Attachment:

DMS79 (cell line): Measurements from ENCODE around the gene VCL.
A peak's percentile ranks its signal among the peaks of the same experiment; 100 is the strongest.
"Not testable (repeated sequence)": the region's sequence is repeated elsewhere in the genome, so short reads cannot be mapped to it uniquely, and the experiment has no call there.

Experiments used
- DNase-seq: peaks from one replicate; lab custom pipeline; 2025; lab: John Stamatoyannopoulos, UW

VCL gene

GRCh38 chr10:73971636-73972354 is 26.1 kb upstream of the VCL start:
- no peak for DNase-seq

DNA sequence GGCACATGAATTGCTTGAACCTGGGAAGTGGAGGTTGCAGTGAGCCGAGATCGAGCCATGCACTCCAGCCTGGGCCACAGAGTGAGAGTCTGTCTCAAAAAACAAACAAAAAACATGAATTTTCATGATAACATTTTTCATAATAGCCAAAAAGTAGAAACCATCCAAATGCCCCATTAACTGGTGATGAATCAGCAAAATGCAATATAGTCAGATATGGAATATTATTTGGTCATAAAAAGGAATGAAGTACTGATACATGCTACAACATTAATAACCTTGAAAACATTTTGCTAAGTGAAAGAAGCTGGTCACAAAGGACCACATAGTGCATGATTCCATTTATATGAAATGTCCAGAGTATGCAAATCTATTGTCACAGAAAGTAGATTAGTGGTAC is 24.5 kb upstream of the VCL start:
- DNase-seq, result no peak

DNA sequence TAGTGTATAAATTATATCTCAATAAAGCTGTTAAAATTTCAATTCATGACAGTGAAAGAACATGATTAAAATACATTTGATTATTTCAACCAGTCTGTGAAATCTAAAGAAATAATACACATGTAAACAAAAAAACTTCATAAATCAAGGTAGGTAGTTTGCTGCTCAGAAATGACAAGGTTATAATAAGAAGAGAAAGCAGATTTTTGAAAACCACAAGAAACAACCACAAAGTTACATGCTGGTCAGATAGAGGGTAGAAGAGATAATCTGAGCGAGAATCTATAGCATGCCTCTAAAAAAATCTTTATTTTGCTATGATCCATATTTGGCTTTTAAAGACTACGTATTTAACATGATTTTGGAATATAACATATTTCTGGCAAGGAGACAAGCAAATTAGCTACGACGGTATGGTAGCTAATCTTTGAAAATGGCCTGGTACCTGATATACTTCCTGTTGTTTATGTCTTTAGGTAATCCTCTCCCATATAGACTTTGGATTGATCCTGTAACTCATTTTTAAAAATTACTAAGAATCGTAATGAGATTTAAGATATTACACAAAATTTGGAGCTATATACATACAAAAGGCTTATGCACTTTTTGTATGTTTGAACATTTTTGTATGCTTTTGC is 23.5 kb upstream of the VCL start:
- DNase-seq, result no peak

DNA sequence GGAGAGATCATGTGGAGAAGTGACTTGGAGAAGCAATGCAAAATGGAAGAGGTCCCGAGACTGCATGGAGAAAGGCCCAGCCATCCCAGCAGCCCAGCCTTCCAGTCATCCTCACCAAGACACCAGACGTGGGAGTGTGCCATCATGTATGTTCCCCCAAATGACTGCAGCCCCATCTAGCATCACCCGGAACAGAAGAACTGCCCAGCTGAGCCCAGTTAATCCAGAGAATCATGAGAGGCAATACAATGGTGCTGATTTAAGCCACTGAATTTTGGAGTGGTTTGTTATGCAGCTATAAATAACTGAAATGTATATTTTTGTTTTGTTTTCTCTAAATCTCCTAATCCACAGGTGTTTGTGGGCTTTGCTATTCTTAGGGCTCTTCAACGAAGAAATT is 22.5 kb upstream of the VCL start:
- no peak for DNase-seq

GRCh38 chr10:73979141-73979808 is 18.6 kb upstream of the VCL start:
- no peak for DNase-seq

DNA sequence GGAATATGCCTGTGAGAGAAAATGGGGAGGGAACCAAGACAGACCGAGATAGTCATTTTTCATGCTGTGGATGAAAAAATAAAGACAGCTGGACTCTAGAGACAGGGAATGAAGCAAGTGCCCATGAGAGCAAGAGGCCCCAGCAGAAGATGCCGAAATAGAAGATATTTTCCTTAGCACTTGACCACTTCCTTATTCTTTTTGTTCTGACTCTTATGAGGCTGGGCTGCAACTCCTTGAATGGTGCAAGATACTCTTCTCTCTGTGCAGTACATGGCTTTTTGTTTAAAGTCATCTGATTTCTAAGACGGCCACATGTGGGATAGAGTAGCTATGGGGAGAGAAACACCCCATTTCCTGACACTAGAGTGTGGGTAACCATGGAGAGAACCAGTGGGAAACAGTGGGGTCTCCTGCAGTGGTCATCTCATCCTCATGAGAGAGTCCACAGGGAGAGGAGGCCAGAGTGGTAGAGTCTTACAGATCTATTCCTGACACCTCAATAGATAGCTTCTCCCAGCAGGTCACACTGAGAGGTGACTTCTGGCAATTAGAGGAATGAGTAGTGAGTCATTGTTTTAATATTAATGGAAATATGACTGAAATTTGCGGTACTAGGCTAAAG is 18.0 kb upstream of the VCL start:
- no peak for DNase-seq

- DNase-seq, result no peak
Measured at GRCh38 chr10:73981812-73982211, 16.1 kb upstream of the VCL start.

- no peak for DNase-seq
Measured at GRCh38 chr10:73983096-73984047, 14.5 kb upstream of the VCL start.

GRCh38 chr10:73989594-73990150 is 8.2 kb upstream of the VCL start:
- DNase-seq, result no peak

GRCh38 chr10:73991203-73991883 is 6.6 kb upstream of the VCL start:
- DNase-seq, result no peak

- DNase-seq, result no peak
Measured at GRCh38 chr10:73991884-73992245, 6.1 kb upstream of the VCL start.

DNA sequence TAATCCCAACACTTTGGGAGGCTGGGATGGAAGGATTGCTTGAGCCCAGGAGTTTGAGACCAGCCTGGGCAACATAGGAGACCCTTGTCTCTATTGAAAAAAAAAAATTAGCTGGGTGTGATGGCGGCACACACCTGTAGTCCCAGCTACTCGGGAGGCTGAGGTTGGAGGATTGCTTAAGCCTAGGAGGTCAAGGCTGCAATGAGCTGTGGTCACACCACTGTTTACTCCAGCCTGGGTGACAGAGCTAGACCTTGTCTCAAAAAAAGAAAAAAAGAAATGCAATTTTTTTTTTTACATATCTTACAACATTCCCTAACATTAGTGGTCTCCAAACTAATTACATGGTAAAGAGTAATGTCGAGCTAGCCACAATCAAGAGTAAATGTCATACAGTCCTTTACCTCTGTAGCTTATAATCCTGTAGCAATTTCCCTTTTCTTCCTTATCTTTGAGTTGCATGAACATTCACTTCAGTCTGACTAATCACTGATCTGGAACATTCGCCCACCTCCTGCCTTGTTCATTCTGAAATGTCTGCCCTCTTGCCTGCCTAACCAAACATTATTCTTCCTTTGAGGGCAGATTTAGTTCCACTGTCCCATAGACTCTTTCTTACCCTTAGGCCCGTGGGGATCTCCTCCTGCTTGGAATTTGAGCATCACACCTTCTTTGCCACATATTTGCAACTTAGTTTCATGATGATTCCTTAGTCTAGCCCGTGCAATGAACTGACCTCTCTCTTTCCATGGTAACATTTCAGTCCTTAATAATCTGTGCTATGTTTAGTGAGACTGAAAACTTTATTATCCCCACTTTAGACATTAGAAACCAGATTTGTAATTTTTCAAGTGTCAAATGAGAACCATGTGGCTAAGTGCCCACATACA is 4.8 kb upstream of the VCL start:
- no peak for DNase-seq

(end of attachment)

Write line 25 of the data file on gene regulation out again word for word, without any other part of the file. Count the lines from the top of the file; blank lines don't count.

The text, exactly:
GRCh38 chr10:73991203-73991883 is 6.6 kb upstream of the VCL start: